Ghost psychiatry

The Australian Journal of Parapsychology has an article about post-traumatic stress disorder in people who have been murdered.

I suspect diagnosing mental disorder in those who have passed onto another plane of existence isn’t the easiest form of mental health assessment but it seems this gentleman is determined to give it a go.

Psychological phenomena in dead people: Post- traumatic stress disorder in murdered people and its consequences to public health

Australian Journal of Parapsychology, Volume 13 Issue 1 (Jun 2013)

Wasney de Almeida Ferreira

The aims of this paper are to narrate and analyze some psychological phenomena that I have perceived in dead people, including evidence of post-traumatic stress disorder (PTSD) in murdered people. The methodology adopted was “projection of consciousness” (i.e., a non-ordinary state of consciousness), which allowed me to observe, interact, and interview dead people directly as a social psychologist. This investigation was based on Cartesian skepticism, which allowed me a more critical analysis of my experiences during projection of consciousness. There is strong evidence that a dead person: (i) continues living, thinking, behaving after death as if he/she still has his/her body because consciousness continues in an embodied state as ‘postmortem embodied experiences’; (ii) may not realize for a considerable time that he/she is already dead since consciousness continues to be embodied after death (i.e., ‘postmortem perturbation’ – the duration of this perturbation can vary from person to person, in principle according to the type of death, and the level of conformation), and (iii) does not like to talk, remember, and/or explain things related to his/her own death because there is evidence that many events related to death are repressed in his/her unconscious (‘postmortem cognitive repression’). In addition, there is evidence that dying can be very traumatic to consciousness, especially to the murdered, and PTSD may even develop.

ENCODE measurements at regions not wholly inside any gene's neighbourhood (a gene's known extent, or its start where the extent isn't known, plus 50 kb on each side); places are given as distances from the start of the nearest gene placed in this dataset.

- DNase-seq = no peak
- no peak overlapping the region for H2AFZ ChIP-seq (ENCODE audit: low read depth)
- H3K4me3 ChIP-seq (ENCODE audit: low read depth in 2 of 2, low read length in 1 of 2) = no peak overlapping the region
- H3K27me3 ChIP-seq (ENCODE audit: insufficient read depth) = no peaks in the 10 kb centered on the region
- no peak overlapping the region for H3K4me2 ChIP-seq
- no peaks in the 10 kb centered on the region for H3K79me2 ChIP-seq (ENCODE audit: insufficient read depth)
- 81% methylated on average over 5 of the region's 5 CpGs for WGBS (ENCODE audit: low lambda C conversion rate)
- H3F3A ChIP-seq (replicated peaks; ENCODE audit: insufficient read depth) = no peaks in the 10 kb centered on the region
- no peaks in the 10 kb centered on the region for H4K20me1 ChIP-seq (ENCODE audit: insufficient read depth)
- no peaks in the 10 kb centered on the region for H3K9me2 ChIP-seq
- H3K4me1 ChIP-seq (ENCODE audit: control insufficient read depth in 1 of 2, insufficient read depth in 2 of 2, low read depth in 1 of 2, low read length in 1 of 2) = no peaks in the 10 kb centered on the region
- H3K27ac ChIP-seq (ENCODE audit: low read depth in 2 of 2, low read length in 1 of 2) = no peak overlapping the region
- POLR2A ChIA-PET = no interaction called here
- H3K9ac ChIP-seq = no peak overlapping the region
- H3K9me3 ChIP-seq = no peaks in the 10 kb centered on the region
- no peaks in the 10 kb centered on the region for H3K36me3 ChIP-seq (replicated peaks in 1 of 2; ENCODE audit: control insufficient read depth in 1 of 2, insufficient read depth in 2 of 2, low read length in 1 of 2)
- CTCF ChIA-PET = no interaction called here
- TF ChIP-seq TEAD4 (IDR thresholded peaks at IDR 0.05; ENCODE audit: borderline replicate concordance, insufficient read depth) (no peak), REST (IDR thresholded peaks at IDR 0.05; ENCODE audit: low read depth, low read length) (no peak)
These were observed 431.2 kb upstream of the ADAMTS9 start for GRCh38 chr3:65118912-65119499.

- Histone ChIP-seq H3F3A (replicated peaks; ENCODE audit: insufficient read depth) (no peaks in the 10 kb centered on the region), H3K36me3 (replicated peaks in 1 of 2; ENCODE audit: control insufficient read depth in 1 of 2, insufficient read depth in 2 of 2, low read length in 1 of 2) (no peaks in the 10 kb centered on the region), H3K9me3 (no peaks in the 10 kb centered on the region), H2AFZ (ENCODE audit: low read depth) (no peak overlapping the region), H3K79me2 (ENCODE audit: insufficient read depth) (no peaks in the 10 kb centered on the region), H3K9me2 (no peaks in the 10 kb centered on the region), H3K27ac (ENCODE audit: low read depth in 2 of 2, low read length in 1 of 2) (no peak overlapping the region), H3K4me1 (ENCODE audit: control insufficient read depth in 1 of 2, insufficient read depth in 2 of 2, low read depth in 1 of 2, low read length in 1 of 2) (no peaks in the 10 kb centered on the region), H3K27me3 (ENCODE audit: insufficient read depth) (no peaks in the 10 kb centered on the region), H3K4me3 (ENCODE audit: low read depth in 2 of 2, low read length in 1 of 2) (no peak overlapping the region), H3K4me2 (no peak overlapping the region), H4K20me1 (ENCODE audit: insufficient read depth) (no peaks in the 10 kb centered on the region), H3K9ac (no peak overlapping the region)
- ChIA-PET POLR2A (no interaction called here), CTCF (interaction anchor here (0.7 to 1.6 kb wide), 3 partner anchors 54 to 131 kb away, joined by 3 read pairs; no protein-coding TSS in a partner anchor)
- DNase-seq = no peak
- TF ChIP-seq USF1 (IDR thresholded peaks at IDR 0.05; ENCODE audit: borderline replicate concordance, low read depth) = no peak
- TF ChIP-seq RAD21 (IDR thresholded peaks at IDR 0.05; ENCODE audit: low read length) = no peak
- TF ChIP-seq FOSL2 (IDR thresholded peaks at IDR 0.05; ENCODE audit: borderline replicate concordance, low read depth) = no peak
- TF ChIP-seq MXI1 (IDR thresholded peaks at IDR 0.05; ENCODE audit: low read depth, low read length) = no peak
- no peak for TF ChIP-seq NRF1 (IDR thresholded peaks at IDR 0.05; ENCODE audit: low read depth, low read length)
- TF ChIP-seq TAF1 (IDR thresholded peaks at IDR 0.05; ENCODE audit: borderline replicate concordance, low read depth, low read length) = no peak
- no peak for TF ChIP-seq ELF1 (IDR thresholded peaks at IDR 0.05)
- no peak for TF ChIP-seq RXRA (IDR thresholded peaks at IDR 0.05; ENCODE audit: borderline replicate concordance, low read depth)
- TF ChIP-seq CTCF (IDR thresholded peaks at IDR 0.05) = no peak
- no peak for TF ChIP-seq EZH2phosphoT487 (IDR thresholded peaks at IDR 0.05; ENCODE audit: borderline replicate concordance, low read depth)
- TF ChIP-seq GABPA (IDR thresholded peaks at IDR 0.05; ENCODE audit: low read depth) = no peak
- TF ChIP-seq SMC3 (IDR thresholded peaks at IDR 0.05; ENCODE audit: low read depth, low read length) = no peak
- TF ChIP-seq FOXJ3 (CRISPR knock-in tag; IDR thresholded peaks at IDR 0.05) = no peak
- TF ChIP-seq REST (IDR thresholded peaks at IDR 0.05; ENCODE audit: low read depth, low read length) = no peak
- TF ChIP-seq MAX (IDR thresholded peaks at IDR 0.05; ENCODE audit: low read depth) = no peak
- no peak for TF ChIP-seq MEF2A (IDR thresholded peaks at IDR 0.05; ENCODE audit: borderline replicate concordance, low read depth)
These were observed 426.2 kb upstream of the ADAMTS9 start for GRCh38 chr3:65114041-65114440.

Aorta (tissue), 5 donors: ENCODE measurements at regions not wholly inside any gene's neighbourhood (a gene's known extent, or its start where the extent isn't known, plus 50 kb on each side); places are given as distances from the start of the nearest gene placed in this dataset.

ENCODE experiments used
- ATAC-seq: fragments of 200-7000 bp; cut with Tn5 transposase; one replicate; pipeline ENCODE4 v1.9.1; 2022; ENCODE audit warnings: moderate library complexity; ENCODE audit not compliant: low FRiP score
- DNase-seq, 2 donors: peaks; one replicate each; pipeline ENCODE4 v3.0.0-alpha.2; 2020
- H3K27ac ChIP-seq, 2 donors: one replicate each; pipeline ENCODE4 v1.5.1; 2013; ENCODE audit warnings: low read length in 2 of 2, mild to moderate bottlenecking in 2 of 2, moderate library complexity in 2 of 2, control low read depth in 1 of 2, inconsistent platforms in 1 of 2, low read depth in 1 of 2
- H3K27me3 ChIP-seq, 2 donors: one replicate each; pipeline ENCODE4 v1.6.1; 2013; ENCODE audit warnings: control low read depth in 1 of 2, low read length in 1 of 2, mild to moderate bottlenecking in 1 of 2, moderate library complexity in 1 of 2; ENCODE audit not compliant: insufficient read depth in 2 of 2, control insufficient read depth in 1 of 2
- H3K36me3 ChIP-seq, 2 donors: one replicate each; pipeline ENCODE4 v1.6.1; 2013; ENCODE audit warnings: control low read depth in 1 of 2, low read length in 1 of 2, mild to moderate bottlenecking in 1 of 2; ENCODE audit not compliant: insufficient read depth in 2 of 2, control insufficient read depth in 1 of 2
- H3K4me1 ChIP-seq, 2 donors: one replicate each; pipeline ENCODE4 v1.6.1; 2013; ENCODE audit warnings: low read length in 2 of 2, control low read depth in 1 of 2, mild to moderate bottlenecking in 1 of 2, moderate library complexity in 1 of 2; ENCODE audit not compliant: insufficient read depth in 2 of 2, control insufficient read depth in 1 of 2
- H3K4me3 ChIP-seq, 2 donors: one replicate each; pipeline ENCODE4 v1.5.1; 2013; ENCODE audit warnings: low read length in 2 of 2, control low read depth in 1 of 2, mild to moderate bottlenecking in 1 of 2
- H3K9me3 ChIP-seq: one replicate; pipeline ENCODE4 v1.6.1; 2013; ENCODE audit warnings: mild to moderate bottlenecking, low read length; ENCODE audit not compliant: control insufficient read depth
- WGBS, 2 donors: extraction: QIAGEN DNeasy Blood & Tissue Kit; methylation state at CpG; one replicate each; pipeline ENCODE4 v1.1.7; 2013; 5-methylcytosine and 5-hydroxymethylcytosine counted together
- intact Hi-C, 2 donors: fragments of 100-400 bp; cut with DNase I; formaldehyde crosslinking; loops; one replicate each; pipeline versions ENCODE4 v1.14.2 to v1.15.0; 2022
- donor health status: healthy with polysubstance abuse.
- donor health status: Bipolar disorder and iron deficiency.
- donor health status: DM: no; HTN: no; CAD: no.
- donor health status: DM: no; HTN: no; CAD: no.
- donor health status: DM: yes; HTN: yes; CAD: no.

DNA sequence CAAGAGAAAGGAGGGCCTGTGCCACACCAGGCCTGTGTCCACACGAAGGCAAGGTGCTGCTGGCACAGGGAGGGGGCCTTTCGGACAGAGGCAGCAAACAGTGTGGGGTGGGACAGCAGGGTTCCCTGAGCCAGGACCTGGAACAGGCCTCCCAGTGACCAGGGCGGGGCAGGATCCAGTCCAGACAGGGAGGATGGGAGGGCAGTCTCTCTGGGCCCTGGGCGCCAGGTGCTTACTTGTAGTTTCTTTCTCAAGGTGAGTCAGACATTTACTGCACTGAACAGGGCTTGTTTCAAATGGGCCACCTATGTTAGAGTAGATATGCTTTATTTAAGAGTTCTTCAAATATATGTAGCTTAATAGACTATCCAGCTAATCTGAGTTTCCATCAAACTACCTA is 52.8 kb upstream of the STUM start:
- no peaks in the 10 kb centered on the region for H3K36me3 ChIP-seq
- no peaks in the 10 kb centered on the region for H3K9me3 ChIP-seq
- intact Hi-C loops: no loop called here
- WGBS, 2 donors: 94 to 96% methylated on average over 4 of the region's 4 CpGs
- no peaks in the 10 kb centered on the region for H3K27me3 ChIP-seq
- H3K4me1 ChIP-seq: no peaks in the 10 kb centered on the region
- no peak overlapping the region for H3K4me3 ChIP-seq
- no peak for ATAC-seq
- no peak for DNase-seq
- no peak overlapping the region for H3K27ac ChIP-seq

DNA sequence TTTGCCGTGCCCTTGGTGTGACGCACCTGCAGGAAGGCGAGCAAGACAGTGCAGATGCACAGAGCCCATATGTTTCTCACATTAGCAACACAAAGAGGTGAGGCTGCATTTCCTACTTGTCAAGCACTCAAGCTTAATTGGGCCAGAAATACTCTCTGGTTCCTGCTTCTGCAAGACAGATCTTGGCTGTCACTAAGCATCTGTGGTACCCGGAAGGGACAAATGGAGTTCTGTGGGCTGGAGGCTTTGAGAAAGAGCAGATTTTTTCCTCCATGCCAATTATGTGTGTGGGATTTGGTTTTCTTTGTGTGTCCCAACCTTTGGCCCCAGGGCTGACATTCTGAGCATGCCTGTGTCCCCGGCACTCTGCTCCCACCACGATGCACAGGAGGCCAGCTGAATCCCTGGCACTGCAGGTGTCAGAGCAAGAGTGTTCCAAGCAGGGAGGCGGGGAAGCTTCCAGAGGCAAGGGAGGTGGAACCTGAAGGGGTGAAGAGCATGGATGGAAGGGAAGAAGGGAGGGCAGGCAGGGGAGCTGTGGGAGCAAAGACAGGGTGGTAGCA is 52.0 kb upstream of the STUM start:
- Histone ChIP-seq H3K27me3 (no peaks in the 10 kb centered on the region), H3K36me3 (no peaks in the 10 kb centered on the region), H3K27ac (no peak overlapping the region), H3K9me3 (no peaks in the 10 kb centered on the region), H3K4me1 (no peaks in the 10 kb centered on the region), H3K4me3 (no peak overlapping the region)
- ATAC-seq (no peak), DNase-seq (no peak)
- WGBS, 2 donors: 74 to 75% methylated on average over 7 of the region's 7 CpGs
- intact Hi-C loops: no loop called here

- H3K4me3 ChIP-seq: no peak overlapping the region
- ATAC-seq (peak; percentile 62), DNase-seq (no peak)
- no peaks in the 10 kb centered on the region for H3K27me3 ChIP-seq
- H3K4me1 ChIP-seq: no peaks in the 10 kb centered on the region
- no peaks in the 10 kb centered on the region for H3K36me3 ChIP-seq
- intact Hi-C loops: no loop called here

It is worth noting that the concept of post-mortem PTSD was largely invented by Big Parlour as a way of selling seances, when what spirits really need is someone to help them understand their experiences.

Link to abstract for article (via @WiringTheBrain)

10 thoughts on “Ghost psychiatry”

  1. @tgsmctoronto

    Of all the ‘mental disorders’, PTSD is about the only one where its sufferers are acknowledged to be ‘normal people having normal reactions to abnormal (external) events’.

    As someone diagnosed with PTSD (caused by serious, devastating crime), it certainly is hell.

    What really causes the hell is other people. By far the most PTSD triggers and anguish I experience come through people (who invariably think of themselves as kind, decent sorts) and those who work for ‘helping’ organisations and gvt depts – who also see themselves as kind, decent sorts just doing their jobs.

    What I’ve learned is that the vast majority of people are driven by fear. Oh, it’s under the surface and they mostly hide it well, behind job titles, badges, masks and the steely defences of medical and gvt targets – all of which tend to remove their natural, healing instincts of compassion and patience.

    Having laboured with PTSD for several years and still waiting for appropriate treatment, what I’d say now is that actually PTSD is above all a disorder of society.

    It just so happens that by being in the wrong place at the wrong times, the person later diagnosed with PTSD becomes a SYMPTOM of society’s dysfunctionalities. I now see how the vast majority of people carry their own trauma with mild symptoms or virtually asymptomatically as far as the outside world is concerned, whilst some of us actually manifest the symptoms more floridly.Perhaps we are the most ‘normal’, healthy and honest in that our reactions to horrors are not repressed or self-CBT’d out of our consciousnesses. Trauma reactions are appropriate to many of the many horrors in modern society.

    The sooner we all understand all this, the sooner PTSD will be honored, treated with genuine care and disappear from diagnostic manuals and our ‘mental health’ narratives.

  2. Hello to everyone.

    Is this some kind of joke I don’t get or is it a serious study ?

    I remember reading an experiment about decapitation where reactions were tested after the subject was beheaded. The article stated that was to show that decapitation wasn’t “less cruel” than any other kind of death sentence since the victim was still feeling everything two or three second after her…death.

    But this seems a little too far, like an Hollywood scenario

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